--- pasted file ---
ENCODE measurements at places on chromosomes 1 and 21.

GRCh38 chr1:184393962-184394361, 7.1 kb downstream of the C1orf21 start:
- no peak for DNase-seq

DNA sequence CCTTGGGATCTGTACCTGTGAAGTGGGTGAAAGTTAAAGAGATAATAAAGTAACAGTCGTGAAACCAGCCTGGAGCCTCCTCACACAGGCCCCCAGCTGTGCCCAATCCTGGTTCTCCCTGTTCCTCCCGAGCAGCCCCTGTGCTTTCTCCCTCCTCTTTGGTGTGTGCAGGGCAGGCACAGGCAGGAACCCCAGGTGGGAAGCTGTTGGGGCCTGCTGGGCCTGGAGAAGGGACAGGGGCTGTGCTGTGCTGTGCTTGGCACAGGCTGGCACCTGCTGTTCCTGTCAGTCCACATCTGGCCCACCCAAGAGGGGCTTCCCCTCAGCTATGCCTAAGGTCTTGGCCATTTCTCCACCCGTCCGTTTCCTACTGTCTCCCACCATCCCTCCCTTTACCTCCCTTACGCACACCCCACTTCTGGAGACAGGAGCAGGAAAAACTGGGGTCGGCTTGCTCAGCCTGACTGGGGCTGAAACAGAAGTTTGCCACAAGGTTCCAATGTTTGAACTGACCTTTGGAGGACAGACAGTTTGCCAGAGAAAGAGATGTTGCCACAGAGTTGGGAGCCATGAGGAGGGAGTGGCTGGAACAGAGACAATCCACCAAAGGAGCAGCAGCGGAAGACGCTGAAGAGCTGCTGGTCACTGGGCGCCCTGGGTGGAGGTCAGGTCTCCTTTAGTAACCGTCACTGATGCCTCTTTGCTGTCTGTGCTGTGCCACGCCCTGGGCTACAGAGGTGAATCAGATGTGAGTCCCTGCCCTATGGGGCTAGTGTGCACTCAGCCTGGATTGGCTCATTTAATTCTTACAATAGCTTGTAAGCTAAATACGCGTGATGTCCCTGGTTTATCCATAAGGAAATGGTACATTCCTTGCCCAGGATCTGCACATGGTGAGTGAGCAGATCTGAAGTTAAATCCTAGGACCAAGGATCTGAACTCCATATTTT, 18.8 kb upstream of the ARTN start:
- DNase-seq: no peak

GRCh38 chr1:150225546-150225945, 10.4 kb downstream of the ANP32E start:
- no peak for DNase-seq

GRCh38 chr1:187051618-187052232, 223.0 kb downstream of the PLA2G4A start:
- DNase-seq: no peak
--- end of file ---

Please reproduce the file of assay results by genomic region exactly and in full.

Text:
ENCODE measurements at places on chromosomes 1 and 21.

GRCh38 chr1:184393962-184394361, 7.1 kb downstream of the C1orf21 start:
- no peak for DNase-seq

DNA sequence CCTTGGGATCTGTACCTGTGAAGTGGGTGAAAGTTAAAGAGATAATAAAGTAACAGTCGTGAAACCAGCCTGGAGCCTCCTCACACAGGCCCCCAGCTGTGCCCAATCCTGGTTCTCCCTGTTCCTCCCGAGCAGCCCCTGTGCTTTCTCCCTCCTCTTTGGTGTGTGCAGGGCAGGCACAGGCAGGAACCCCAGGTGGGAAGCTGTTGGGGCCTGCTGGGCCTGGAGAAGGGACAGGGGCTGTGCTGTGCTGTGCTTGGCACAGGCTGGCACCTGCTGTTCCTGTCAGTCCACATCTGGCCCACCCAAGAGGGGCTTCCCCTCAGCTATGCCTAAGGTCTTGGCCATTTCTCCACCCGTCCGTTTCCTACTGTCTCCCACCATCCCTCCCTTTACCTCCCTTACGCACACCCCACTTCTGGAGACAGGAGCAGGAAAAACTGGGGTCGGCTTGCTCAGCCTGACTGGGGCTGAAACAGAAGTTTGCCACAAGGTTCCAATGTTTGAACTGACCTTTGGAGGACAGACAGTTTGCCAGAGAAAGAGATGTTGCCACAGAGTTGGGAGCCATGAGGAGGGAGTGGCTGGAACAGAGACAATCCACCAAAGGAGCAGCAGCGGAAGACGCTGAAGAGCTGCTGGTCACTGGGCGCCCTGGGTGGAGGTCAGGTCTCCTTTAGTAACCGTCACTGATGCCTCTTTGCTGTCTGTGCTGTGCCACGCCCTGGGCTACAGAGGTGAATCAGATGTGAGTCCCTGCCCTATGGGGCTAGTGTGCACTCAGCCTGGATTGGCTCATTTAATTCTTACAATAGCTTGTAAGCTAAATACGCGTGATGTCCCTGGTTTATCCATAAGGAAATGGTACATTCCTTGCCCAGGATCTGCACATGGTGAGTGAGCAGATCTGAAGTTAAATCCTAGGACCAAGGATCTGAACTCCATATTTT, 18.8 kb upstream of the ARTN start:
- DNase-seq: no peak

GRCh38 chr1:150225546-150225945, 10.4 kb downstream of the ANP32E start:
- no peak for DNase-seq

GRCh38 chr1:187051618-187052232, 223.0 kb downstream of the PLA2G4A start:
- DNase-seq: no peak